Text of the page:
Inimitable Livers

We swore a sacred oath before Mark Antony

that we would guard and keep watch on young Ptolemy

now and hereafter, for his life's entirety;

recruiting and training replacements as need be;

loyal until the last blooddrop or final breath,

deterred by neither fear, nor wish, nor even death.

Disguised as a large, foreign merchants' caravan,

we took him safely from the Alexandrian

palace before that upstart runt, Octavian

(who likes to be called Caesar but lacks his grand style)

could enter through the royal gates and order done

to Ptolemy the several tortures that his guile

had shaped obsessively into a master plan

(Octavian the clown thinks himself a great man).

On our long journey's many stops, Prince Ptolemy

often told us how he believed Astronomy

disclosed the nights' sky as a kind of poetry.

 

Starward

 

Author's Notes/Comments: 

The title is a phrase taken from Plutarch's essay on Mark Antony's biography.  The phrase "Neither fear nor wish," was the heraldic motto of a branch of my family's arms, in England, circa the sixteenth century.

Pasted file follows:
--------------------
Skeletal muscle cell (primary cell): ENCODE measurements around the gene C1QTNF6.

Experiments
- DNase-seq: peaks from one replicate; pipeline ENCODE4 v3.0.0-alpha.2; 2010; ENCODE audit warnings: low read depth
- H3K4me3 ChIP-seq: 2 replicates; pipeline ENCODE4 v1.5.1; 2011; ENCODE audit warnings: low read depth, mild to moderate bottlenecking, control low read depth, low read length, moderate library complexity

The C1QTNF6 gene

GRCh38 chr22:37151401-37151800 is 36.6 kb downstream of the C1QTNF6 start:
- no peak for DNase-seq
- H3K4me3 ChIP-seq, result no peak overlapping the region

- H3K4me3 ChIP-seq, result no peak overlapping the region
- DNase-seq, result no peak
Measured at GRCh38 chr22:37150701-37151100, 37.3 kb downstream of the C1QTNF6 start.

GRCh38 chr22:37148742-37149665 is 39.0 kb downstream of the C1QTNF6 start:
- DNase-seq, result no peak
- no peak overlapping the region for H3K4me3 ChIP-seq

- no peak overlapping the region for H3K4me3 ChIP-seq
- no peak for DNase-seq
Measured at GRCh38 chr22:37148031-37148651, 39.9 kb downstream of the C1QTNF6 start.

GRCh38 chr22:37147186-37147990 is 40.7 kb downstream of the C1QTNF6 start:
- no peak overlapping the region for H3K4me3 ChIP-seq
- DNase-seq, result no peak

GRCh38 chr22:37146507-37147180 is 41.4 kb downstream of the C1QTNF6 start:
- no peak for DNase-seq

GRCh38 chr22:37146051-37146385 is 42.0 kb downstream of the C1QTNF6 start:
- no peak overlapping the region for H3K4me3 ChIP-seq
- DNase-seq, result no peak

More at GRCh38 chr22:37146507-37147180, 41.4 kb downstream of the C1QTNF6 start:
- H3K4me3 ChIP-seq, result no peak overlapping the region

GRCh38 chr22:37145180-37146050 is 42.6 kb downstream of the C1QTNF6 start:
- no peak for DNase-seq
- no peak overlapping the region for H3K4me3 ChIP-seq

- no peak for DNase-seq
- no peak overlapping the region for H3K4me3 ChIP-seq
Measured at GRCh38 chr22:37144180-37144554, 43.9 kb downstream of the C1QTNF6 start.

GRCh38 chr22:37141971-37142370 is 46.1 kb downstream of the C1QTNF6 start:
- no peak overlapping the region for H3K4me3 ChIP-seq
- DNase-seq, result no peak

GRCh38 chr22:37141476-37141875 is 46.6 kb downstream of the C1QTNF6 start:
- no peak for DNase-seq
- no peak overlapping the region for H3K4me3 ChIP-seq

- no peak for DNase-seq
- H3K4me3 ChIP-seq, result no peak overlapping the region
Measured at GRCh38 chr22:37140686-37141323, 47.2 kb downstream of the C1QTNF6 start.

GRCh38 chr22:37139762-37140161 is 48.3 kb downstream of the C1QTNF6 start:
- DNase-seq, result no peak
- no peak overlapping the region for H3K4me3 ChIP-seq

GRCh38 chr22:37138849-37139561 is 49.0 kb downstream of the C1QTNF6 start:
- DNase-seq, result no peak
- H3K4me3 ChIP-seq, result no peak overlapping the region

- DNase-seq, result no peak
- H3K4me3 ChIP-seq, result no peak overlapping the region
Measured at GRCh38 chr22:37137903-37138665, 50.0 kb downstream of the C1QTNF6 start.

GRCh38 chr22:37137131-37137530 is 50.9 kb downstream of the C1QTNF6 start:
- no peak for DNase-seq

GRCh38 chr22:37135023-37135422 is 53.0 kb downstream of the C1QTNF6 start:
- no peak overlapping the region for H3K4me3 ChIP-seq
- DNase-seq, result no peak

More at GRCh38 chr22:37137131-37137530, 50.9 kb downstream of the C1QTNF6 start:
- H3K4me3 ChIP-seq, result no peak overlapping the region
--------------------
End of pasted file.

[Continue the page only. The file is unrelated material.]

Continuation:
I do not believe that the son of Julius Caesar and Cleopatra, and stepson of Mark Antony, was murdered by Octavian (who claimed to have done so) when Egypt capitulated to its Roman conquerors.  Octvaian never produced, or put on his funeral, according to Egyptian ritual.  I have stated elsewhere that I believe Ptolemy, along with Vergil and the poet and imperial administrator Gallus, prefect of Egypt (whose suicide was ordered by Octavian) were actually the Magi who visited the Christ Child in the second chapter of the Gospel of the Apostle Saint Matthew.


The writings of Plutarch and the motto on my family's arms are in the public domain.

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